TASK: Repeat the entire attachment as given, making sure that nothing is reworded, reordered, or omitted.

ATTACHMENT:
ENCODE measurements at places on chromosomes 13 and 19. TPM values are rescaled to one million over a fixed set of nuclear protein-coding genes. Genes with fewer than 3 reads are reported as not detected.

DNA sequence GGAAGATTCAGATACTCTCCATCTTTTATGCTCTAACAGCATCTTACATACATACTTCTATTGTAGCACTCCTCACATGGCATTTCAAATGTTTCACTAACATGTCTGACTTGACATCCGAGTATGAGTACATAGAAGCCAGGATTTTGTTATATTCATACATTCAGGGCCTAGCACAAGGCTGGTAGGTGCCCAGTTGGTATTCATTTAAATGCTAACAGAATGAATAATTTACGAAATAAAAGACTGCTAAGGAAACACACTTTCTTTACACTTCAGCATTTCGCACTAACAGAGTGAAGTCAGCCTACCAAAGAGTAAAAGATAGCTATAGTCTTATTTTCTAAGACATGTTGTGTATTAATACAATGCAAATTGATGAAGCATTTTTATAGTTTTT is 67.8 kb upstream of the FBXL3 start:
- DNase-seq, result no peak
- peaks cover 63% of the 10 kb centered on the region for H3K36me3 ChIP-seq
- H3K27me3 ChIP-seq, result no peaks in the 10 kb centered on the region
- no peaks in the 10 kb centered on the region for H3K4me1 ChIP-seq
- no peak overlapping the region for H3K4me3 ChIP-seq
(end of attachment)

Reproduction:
ENCODE measurements at places on chromosomes 13 and 19. TPM values are rescaled to one million over a fixed set of nuclear protein-coding genes. Genes with fewer than 3 reads are reported as not detected.

DNA sequence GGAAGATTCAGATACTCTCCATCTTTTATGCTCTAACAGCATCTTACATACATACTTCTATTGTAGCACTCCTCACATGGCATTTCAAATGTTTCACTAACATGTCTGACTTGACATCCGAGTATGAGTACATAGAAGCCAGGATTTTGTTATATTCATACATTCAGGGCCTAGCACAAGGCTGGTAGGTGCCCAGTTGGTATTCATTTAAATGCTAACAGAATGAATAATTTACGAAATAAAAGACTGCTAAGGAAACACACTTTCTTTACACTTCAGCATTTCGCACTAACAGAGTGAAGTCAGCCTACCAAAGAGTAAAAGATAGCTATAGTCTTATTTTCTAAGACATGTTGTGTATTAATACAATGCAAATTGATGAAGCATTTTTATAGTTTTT is 67.8 kb upstream of the FBXL3 start:
- DNase-seq, result no peak
- peaks cover 63% of the 10 kb centered on the region for H3K36me3 ChIP-seq
- H3K27me3 ChIP-seq, result no peaks in the 10 kb centered on the region
- no peaks in the 10 kb centered on the region for H3K4me1 ChIP-seq
- no peak overlapping the region for H3K4me3 ChIP-seq